Years of delays and repeated failures to implement and improve sewage and drainage systems in Ghana’s capital, Accra, has led to increasingly damaging and deadly flooding during the country’s annual rainy season.
“[Ghana] hasn’t make any serious arrangements in the event of a flood,” said Franklin Cudjoe, director of the Accra-based IMANI think tank. “It is the epitome of neglect.”
Thirty-eight-year-old Gertrude Otobia Darko was at home with her eight children and husband on the night of 3 June when her house began to flood after days of steady rainfall and then hours of heavy downpour across the city.
Trapped inside, Darko and her family shouted and waved for help, from within the pitch black room, as the rain poured in. Soon the water was about four feet high, up to her chest. Eventually some neighbours were able to break down the door to let them out.
“We were holding on to the [window] railing that broke,” she told IRIN. “People carried us on their heads and took us out.”
But not before the water dragged Darko's three-year-old son away. Neighbours eventually found him submerged, with water in his lungs. His rescuers wanted to take him to the hospital, but were unable to get through the water.
Days later, the child is still unwell, yet to recover from the ordeal.
An ongoing problem
Ghana usually sees an average of 221mm of rainfall each June, according to the country’s Meteorological Agency. This year, an estimated 250mm of rain fell in the first three days of the month alone. It was the biggest storm in the past 20 years.
But the streets of Accra tend to flood even during times of average rainfall.
In some communities, structures have been built on waterways, blocking the water-flow. Drainage and sewage systems across the city are primitive and easily overflow.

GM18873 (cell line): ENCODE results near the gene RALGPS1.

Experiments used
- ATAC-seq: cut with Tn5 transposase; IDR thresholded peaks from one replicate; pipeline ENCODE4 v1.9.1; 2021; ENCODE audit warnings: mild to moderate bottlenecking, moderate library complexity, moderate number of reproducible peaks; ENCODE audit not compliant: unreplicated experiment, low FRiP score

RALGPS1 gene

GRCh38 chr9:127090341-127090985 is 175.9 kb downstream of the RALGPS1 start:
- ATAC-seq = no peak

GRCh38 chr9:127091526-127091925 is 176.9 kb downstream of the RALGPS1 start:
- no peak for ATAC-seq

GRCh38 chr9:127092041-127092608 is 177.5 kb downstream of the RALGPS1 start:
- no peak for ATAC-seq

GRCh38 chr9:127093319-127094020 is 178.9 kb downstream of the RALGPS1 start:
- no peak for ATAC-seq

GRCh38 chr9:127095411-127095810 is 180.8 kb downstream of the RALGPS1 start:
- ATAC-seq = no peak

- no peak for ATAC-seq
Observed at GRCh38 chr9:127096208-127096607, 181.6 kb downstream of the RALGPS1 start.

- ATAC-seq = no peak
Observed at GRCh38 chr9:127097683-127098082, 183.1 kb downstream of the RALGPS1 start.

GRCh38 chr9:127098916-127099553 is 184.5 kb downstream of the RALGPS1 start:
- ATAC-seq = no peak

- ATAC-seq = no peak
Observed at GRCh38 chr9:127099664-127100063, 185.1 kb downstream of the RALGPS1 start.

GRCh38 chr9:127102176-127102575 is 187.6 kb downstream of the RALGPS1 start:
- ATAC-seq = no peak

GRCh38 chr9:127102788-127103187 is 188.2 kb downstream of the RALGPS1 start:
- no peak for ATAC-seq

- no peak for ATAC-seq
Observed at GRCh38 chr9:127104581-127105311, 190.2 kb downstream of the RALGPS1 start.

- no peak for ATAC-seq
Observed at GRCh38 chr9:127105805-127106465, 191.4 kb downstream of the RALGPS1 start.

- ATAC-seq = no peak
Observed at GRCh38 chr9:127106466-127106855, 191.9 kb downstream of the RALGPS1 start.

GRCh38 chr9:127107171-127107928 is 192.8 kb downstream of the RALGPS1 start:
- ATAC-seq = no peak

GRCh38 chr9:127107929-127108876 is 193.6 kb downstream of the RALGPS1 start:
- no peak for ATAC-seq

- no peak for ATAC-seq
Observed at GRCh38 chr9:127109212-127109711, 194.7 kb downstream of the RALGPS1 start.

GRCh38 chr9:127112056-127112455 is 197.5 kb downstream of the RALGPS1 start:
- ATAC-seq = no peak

A lack of public trash bins also means that litter is often discarded without care, further choking the gutters and blocking the flow of the water.
For years there has been talk of the government working with development partners to install a proper drainage system that would collect the rubbish that clogs the city's streets, gutters and beaches.
But the project has yet to materialise.
According to the mayor of Accra, Alfred Oko Vandepuije, the funds have been stuck at the Ministry of Finance since April 2013. The Ministry of Finance says it has not received the loan. The US Exim Bank, which is supposed to finance the project, confirmed that no plan has been finalised.
“The government and its development partners need to work together to complete the drains,” Addo said. “The plan is there and the funding has been sourced.”
Now the money just needs to be disbursed.
In 2005 Ghana committed to the 10-year Hyogo Framework for Action that seeks to reduce disaster risk. The framework, which includes dredging and drainage systems in some parts of Accra, is still either incomplete or yet to begin. The duration of framework ends this year.
In 2011, the former regional minister for Greater Accra created a Platform for Disaster Risk Reduction and Climate Change Adaptation in Accra. But that too has not yet been activated.
IMANI’s Cudjoe told IRIN that corruption, political appointments, poor leadership and lack of regulation continue to lead to flood-related disasters.